The division of 3A was previously nicknamed, “The Parking Lot Division” after Jon Gates jokingly named it its current name of 3A; it was nicknamed this because of the Triple A Throwdown which took place in the parking lot of the Holiday Inn, the official hotel of the US National Yo-Yo Contest. The Triple A Throwdown was the marquee event for two long spinning yo-yos when official contests only had dedicated divisions for 1A and 2A and thus served as the precursor to 3A ascending to a division of its own. The Throwdown showcased all of the best players doing their best trick judged by the audience themselves–winner would receive the famed Triple A Duck of Power. Tommy Gunn, who made countless tutorial videos (I specifically remember learning seasick), just uploaded this great piece of yo-yo history to youtube and it is well worth the watch. The video features the Father of Triple A, Mark McBride, another founding father, Steve Brown, a huge innovator, Spencer Berry, and the winner of the 2001 Triple A throwdown, none other than Hank Freeman, who, in my opinion, last month proved he is the greatest to ever throw 3A. All of these legends, along with the several other legends in this video, make it one of the best historical videos I have ever seen of the yo-yo community, but perhaps I am biased!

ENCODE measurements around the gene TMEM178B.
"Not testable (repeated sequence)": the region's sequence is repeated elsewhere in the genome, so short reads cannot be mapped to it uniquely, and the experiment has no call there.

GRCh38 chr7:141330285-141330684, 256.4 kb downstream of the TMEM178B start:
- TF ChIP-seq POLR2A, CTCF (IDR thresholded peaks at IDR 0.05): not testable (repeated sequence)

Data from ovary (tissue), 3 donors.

If you don’t mind be getting a little personal here, the Triple A Throwdown played a huge role in my development in 3A. I qualified to the finals for the first time at Nationals in 2006 but mostly tanked on stage but that night I had the opportunity to compete in the Triple A Throwdown; the challenge, which was introduced after 3A became an established division and unresponsive yo-yos tripled (pun) the possibilities, was to spin around for 10 seconds and then try and do your best trick. I remember spinning and spinning and as I was falling over I hit assisted Brent Stole. I vividly remember everyone cheering and rooting on the 12 year old me. I was definitely hooked on the style and never put it down. My passion for this small division shaped much of my appreciation and love for creativity, for pushing the boundaries–much like the people in this video did. I never did get to take the duck home but my name is written on that legendary artifact of yo-yo history and I am honored to be part of it. Thank you for reading if you did!
Now, what are you waiting for? Check out this piece of history!